The short-time Fourier transform which has been used here for paraseismic signal processing is expressed as follows [8, 11]:
where: $x\left(t\right)$ is the analysed signal, $w(t,\tau )$ is a moving time window, $\tau $ is the window position in the time domain, $t$ is time, $f$is frequency.
The STFT analysis gives the result in the form of a time-frequency (TF) map which may be displayed as a 3D waterfall spectrum or 2D spectrogram [12-14]. The TF map can be used for determination of features of the time-varying excitation as well as identification of vibration sources.
Asessment of ground vibration by direct comparison of the TF map with the spectral limit curve is impossible. The post-processing of the TF map is necessary. It can be done by short-time spectra averaging. In this case, however, the short-term vibration events will be not properly represented in the averaged spectrum. This type of post-processing should be used for stationary vibrations analysis only. The peak-hold spectrum (PHS) is more suitable for vibrations evaluation and detection of their most adverse impacts on CMM. It can be obtained by searching and storing the maximum values of spectral components in all short-time spectra for each spectral frequency separately.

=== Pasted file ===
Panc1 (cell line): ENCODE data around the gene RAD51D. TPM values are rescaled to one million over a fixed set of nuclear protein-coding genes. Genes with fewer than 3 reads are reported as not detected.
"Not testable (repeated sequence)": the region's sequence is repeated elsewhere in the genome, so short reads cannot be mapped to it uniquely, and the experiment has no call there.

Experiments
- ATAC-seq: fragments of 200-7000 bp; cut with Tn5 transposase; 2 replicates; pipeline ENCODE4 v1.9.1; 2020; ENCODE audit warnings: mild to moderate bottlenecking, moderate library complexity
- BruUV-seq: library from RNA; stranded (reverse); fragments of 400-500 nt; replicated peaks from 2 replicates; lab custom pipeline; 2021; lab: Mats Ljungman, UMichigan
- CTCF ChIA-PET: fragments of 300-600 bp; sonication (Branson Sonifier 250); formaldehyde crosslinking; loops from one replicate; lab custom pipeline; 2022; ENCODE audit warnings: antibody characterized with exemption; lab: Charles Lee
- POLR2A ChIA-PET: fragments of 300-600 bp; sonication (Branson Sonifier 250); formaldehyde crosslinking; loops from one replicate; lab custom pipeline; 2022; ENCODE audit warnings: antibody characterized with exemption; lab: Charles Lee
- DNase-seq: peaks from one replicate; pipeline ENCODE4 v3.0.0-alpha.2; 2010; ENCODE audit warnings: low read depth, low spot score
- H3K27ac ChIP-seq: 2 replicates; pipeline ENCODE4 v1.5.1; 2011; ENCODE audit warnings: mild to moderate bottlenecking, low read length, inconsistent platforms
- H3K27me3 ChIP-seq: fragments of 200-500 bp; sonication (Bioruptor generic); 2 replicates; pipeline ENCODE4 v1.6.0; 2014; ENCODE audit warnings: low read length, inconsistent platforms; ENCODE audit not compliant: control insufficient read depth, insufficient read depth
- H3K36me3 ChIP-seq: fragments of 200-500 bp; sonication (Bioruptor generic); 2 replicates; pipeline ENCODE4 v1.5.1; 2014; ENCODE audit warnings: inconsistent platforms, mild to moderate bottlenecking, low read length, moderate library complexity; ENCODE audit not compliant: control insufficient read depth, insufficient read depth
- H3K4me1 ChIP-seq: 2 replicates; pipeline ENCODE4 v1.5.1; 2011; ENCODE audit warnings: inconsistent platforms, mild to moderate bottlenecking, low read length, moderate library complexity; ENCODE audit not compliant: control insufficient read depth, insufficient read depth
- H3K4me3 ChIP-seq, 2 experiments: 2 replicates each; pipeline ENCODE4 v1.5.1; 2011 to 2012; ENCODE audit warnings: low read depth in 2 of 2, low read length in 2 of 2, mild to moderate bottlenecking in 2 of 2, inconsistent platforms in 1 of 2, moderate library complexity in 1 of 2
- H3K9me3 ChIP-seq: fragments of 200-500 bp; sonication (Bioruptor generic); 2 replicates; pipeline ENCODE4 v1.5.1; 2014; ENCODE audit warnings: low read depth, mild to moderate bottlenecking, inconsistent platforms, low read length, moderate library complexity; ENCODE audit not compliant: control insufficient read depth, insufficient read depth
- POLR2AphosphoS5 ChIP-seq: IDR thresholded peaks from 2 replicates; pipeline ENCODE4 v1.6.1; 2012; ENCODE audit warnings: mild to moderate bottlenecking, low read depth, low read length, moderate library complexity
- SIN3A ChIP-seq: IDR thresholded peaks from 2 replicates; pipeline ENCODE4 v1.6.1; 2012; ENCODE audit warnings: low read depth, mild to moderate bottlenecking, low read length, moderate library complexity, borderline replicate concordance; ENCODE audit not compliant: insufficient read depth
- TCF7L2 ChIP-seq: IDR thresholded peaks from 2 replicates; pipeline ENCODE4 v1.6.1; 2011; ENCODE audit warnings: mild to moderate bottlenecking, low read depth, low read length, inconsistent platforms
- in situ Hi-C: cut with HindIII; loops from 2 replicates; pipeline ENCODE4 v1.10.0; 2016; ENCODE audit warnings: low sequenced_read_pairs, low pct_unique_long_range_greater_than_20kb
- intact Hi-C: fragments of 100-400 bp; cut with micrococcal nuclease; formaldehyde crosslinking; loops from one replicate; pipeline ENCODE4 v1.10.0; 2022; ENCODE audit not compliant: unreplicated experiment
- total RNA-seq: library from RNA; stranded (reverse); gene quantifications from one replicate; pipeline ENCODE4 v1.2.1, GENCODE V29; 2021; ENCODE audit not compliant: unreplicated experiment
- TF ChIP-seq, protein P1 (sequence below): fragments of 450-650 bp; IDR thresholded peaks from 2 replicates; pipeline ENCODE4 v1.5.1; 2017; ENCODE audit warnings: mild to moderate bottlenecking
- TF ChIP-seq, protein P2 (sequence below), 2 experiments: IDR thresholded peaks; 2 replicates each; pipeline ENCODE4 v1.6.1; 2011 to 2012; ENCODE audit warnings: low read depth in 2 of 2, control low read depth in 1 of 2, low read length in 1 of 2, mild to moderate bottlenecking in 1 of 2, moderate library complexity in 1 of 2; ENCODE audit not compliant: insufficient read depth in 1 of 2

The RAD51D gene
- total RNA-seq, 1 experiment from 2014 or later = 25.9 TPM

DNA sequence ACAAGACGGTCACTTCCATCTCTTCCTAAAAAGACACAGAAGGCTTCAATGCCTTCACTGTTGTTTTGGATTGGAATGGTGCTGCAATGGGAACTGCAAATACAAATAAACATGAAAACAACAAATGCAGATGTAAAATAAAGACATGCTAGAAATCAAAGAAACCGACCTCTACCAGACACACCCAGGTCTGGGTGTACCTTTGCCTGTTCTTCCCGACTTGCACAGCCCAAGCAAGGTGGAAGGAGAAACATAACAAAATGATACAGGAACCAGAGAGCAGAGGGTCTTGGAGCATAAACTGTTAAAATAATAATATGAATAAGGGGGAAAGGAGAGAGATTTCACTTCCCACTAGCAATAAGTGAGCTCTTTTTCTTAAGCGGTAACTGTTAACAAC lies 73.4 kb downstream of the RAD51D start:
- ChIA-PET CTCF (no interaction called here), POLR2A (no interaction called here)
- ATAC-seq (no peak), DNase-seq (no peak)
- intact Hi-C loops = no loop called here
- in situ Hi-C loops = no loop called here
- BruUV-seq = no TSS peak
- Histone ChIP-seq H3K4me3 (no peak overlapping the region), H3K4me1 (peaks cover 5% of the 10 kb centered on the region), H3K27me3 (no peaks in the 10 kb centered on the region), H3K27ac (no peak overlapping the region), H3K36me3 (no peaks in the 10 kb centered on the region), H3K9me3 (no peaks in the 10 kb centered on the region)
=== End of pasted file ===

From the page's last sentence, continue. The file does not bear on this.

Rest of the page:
3. Examples of results of ground vibration analysis
Examples of results of paraseismic signal processing recorded in the place of the planned installation of a coordinate measuring machine are presented in Fig. 2.
Fig. 2. Acceleration of ground vibration in the place of the planned coordinate measuring machine installation: a) time-frequency (TF) map; b) vibration evaluation by comparison of the peak-hold spectrum with the spectral limit curve (referential curve) determined by the CMM producer
a)
b)
On the basis of the time-frequency map (Fig. 2(a)) two types of paraseismic influence can be detected: short-term periodic (A) and stationary monoharmonic (B) ground vibrations caused by the CNC machining center.
Fig. 2(b) shows the peak-hold spectrum (PHS) as a final result of the TF map post-processing. Comparing the PHS spectrum with the reference curve we can conclude that no special foundations or additional vibration isolation for the CMM machine are necessary.
4. Conclusions
The short-time signal proceessing method should be used especially to avoid loosing information about shocks and other short-term events which can occur in the paraseismic signals. In order to determine the highest vibration impacts, all potential sources of paraseismic excitation (e.g. neighboring machines and devices, local transport system etc.) should be active during the test. Recording time of vibration should be sufficiently long. It must not be shorter then the longest measuring cycle but it is better if it corresponds to the typical working day in the factory. The results of the proposed signal processing method allow also to state if any special foundations or vibroisolation of CMM are necessary.